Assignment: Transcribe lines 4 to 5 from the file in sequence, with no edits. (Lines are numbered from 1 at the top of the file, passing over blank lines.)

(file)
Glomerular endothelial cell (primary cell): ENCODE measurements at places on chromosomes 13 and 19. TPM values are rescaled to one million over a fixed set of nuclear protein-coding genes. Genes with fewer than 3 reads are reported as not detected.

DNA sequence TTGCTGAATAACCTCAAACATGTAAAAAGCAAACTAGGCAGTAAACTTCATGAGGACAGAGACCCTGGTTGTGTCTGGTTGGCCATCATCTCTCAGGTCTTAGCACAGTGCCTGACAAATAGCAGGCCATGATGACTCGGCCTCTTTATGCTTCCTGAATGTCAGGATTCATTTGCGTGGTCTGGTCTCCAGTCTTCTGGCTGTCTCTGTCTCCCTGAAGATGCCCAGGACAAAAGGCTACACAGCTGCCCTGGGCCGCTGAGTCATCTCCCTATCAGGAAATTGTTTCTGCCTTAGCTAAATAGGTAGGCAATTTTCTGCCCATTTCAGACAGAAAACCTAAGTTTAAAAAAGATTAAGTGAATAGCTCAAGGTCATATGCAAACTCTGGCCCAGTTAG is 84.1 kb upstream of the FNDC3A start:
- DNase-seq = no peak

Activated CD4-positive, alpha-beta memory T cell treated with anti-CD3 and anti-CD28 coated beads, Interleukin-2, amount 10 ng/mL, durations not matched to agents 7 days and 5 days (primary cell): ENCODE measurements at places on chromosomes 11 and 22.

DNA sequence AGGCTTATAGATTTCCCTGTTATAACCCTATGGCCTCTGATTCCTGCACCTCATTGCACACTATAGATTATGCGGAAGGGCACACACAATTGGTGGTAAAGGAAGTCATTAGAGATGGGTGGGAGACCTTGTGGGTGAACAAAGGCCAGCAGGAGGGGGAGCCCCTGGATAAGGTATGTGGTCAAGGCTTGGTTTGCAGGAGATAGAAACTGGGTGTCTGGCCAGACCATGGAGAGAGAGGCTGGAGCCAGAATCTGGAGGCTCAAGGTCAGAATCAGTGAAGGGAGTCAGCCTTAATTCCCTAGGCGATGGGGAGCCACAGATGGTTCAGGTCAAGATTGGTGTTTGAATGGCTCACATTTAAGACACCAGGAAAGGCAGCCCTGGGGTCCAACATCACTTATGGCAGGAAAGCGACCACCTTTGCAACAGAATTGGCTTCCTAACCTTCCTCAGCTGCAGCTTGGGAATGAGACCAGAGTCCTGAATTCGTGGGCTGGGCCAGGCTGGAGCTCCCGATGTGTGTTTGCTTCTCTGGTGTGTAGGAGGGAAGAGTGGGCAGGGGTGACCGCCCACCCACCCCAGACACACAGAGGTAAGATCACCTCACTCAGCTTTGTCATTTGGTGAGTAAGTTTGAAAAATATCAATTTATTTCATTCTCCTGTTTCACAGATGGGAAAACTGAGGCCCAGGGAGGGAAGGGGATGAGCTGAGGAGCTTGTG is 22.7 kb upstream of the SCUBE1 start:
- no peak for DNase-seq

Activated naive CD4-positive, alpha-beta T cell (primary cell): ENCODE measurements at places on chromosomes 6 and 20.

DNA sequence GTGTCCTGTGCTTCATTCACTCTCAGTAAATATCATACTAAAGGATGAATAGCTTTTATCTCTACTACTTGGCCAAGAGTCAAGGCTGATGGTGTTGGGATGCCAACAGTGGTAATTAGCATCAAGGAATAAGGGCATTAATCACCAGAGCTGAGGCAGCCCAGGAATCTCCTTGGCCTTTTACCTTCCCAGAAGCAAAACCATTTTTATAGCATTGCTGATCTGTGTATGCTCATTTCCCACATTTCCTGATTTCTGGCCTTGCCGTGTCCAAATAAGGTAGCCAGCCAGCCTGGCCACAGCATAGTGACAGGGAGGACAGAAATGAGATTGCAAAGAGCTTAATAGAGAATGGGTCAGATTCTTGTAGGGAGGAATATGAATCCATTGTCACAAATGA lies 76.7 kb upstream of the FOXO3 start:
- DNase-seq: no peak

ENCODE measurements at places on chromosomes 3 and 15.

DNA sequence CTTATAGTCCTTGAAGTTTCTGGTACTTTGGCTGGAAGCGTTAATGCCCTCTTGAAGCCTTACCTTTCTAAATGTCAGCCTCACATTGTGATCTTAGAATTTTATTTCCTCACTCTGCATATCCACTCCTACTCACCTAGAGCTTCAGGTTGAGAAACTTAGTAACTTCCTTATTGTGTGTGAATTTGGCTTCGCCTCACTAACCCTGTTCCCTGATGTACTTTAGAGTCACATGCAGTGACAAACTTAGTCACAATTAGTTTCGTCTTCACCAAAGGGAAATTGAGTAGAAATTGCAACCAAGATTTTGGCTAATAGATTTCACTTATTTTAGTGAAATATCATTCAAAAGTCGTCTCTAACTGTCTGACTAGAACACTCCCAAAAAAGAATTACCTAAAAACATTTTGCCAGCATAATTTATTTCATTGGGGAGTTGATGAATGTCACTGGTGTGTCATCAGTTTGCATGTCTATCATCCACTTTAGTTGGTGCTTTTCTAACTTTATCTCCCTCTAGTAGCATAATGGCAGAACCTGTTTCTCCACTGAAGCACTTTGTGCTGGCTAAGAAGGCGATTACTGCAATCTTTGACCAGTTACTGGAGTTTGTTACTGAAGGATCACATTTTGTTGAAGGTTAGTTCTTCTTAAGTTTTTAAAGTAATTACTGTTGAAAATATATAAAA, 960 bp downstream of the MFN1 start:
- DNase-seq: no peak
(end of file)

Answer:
Activated CD4-positive, alpha-beta memory T cell treated with anti-CD3 and anti-CD28 coated beads, Interleukin-2, amount 10 ng/mL, durations not matched to agents 7 days and 5 days (primary cell): ENCODE measurements at places on chromosomes 11 and 22.

DNA sequence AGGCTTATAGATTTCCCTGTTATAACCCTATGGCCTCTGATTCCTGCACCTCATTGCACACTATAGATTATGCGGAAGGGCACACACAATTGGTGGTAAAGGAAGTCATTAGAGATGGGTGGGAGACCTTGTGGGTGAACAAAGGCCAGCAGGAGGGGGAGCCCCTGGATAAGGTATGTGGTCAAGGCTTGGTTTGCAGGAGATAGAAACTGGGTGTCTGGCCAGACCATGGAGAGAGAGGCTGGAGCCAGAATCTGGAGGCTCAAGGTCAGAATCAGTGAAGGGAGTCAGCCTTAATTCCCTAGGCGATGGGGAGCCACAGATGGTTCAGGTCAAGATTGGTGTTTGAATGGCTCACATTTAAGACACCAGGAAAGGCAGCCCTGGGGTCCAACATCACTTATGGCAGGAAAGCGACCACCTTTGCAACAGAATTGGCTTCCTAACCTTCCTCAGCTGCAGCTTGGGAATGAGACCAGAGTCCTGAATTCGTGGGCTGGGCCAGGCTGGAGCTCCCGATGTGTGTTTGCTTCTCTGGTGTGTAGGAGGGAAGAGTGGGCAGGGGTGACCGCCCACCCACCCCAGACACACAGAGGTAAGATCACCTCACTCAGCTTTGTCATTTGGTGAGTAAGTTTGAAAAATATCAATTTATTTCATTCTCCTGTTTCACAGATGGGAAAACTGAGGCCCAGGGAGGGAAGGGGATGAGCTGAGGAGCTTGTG is 22.7 kb upstream of the SCUBE1 start: